Nevertheless, HD Radio has been available for years but it has not become mainstream.  Few actually know about it. HD radios are rare devices.  Some high-end cars have HD Radio and some table top HD radios are available but they are rare.  Furthermore, HD radio quality is less than expected as it is barely a noticeable improvement over the standard quality of FM and AM.  There are very few HD AM stations but the majority of FM stations do broadcast in HD.  HD offers the benefit of being able to multiplex one or two additional program sources on the same frequency giving stations several additional programming and advertising choices.

More popular than HD Radio is digital satellite radio.  The original two U.S. satellite services merged a while back to form Sirius XM.  This is a paid subscriber service available in most vehicles today.  There are table top satellite radios but generally they are rare as they do require a special antenna that must “see” the satellites to work.

Shortwave broadcasting is also going digital, or at least some of it.  A new digital technology called Digital Radio Mondiale (DRM) is now used in dozens of SW stations.  It uses coded OFDM and digital compression to keep the bandwidth down to that required for SW broadcast (<10 kHz).  A VHF version is also available now.  A special receiver is needed or you can get a generic PC-based software-defined radio (SDR) and get the DRM software for demodulation.

And don’t forget, broadcast TV is already digital; the analog version was phased out in 2009.  U.S. digital TV uses 8VSB (8-coding level vestigial sideband), an AM digital modulation method.

Other countries have already made the conversion from analog to digital radio broadcast.  The UK and most European countries use Digital Audio Broadcast (DAB) based on a digital standard called Eureka147.  It usually operates in the 174 to 240 MHz range or the L-band from 1452 to 1492 MHz.  It uses OFDM and MPEG compression to keep the data rate and bandwidth to a minimum.   Japan has a similar digital radio called ISDB-T.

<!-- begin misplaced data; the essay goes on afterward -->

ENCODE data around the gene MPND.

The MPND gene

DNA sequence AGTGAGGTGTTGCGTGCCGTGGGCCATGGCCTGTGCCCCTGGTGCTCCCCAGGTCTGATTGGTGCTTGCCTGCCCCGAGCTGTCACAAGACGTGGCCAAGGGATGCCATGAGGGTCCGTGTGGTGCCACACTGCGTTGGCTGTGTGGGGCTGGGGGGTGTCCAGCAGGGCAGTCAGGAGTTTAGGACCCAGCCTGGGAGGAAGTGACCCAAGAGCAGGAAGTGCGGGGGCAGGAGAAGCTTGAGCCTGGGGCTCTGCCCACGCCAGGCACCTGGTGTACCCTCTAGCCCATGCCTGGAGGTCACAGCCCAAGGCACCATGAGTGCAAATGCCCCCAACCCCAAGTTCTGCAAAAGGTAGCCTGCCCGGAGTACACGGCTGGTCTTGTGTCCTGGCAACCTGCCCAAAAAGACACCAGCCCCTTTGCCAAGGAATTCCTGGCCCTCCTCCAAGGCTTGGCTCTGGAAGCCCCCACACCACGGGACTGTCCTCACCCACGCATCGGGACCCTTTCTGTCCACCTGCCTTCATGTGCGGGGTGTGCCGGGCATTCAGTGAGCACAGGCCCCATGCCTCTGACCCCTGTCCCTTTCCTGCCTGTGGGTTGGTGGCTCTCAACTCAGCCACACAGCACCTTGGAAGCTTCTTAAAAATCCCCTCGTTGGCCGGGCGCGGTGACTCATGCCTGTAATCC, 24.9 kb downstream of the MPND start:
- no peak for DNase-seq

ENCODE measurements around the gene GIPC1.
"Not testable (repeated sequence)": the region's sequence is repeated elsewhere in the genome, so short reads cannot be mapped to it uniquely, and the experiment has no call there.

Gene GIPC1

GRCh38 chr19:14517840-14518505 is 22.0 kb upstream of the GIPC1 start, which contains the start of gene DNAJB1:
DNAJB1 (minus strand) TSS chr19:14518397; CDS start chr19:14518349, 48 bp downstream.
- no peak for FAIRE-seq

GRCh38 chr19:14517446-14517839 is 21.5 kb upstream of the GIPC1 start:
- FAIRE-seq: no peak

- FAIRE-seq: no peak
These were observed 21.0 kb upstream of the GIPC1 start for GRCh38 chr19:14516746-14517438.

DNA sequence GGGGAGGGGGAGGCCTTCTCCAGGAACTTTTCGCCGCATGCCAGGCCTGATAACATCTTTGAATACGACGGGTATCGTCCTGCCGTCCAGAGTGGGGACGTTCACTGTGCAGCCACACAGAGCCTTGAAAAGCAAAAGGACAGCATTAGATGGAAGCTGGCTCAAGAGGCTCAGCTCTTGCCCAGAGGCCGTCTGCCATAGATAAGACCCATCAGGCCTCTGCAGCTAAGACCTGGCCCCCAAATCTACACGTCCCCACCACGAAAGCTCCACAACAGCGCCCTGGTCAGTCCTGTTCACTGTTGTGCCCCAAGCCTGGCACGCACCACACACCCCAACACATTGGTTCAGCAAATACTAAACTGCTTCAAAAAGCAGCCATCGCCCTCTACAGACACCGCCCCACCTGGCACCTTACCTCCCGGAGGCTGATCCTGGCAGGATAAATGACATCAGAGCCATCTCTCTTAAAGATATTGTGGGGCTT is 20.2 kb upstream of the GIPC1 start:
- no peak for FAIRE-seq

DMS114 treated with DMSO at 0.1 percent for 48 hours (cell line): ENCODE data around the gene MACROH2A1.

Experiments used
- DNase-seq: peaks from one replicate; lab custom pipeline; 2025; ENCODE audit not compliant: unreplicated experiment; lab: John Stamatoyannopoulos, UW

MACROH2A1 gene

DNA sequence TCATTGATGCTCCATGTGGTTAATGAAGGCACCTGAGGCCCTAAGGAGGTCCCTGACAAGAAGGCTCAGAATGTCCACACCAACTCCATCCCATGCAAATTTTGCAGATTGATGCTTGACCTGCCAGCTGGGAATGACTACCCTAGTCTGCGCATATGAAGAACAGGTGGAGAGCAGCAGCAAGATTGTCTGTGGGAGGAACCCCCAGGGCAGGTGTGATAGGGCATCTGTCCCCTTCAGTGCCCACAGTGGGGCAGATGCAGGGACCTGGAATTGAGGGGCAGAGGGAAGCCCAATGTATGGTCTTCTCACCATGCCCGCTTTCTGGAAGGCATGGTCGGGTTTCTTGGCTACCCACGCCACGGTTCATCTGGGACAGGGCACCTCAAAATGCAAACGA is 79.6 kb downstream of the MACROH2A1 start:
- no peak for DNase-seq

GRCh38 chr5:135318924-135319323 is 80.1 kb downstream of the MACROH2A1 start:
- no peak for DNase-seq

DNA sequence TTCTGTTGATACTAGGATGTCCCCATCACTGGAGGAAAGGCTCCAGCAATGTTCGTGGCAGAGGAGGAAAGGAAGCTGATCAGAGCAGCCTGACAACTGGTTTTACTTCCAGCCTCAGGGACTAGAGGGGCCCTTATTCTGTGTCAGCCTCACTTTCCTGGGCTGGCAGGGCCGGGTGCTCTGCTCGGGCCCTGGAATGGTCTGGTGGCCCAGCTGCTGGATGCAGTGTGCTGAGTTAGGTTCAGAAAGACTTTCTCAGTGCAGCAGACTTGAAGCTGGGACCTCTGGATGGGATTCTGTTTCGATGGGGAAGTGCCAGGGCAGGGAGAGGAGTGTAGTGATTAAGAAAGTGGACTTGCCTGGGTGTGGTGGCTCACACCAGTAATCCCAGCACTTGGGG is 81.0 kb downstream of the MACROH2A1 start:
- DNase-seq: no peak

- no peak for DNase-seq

And let’s not forget Internet radio.  That’s another story.

There have been rumors about phasing out AM and eventually FM radio in the U.S.  I don’t see any immediate action on this but keep it in mind.  There is still time to enjoy the benefits of AM radio.  Get a good receiver like a SW radio or one like those from CC Crane.  And add an antenna.  Then check out your local stations.  You will be amazed at what you can hear at night on AM.  A real listening experience.  And try SW if you can.

Finally, if you have never built and tested a crystal radio, you had better get to it.  Once AM broadcast stations go away, the crystal set will be history too.  I built one recently just for the fun of it.  I used the traditional oatmeal box inductor and a 1N60 germanium diode with ear phones.  I had to use 100 feet of antenna to get any signal.  I tuned only three local AM stations and they were weak but very listenable. 

Anyway, may AM have a long prosperous life.